Vets Suffering From PTSD Need Our Help
James P. Cullen, David R. Irvine and Stephen N. Xenakis – USA Today
On Veterans Day, we honor those who bravely served their country and offer our helping hand to assist those who have returned from war with wounds and physical disabilities. Countless veterans have endured violence and trauma that few others can fully imagine. They deserve our thanks. But some are left behind….
John Thuesen is on death row in Texas — a veteran of the Iraq conflict. His PTSD was not properly diagnosed or treated, and his lawyers did not do enough to explain his condition to the jury that convicted him of murdering his ex-girlfriend. Texas executes far more people than any other state in the country, so there is a real concern that his current appeal could be denied.
PTSD [Post-Traumatic Stress Disoder] is not as obvious as a missing limb, but it can be deeply debilitating. The trauma from combat can simmer under the surface for years, then erupt in violence, often against family members…. Years later, the previous danger is no longer present, but the memory may set off a similar reaction, with deadly consequences. PTSD can be treated, but in one study only about half of the veterans who needed treatment received it.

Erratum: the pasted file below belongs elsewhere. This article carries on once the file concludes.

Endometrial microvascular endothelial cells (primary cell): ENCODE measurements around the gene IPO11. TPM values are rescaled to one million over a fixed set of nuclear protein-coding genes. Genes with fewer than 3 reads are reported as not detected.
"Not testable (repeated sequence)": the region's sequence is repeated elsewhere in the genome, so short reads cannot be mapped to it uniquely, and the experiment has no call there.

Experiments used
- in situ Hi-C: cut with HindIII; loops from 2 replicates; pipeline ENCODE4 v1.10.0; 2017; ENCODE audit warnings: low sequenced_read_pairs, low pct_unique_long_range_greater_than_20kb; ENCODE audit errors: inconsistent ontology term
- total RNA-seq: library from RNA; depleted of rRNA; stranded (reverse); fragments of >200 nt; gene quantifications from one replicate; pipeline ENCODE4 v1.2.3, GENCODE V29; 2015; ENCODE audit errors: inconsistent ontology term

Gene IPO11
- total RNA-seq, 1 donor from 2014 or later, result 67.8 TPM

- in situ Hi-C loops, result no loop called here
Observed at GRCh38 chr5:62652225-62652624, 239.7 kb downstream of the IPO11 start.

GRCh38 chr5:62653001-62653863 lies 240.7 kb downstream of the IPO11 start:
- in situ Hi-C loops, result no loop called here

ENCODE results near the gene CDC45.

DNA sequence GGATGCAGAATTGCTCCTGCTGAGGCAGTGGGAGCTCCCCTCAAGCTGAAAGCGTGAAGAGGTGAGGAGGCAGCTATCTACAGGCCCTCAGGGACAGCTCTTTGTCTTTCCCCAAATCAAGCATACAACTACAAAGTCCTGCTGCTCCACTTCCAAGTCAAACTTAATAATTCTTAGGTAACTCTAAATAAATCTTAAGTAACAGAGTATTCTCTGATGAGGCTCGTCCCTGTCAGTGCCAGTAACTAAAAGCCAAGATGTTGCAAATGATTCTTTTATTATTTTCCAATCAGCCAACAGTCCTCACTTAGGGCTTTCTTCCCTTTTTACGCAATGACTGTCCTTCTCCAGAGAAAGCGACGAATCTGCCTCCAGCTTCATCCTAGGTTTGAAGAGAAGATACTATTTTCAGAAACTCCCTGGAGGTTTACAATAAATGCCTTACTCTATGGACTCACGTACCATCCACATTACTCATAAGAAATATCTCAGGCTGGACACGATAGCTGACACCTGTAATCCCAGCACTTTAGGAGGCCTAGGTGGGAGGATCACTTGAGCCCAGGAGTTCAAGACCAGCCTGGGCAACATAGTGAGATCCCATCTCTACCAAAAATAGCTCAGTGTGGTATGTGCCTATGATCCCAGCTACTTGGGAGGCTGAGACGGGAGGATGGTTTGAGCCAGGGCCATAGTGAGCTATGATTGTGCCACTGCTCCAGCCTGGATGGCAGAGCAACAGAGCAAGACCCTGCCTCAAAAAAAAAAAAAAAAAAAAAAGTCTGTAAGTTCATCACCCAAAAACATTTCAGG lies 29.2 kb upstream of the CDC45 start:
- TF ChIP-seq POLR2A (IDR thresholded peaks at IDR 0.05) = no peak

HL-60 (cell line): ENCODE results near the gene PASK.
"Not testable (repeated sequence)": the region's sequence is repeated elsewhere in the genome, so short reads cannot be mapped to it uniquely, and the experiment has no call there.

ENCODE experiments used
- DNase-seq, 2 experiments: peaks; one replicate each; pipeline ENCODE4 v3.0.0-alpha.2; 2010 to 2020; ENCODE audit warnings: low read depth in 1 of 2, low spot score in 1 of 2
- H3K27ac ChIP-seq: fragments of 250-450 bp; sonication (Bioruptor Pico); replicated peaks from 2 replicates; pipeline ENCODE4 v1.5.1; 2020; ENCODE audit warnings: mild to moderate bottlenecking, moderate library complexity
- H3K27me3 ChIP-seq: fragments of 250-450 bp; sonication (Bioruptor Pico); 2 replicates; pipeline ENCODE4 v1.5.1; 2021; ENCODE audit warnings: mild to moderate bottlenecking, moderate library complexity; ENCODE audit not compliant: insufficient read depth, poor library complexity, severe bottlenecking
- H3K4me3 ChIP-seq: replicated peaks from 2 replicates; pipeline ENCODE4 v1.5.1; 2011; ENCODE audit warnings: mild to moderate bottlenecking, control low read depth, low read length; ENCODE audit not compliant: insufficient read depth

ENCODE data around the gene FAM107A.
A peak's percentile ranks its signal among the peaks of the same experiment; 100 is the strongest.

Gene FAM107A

Veterans Day and the Cost of ‘Forever Wars’
Rep. Jim McDermott – The Huffington Post
Because of perpetual wars like ours, we must use these occasions to reflect on the costs “forever wars” have exacted not just on those we have lost, but on those who survive them. For so many of our servicemen and women, this holiday season will be spent in another mess hall, far from home. For our military families, they will again brave the empty seat at Thanksgiving dinner or endure the absence of a father or mother on Christmas morning. In forever wars, Veterans’ Day is a heartbreaking reminder of those we’ve lost, and those who have yet to come home….
We have spent billions equipping our men and women for war. We train them, we arm them, we deploy them. And usually, we do it extremely well. What we have not yet learned to do well is bring them home, to care for their wounds, seen and unseen, to listen to their experiences, with empathy and openness….
We need real initiatives, real conversations, real funding to demonstrate to our servicemen and women that we’re committed to upholding our end of this deal. Putting on the uniform should come with the full faith and confidence that your country is prepared to care for you long after you come home.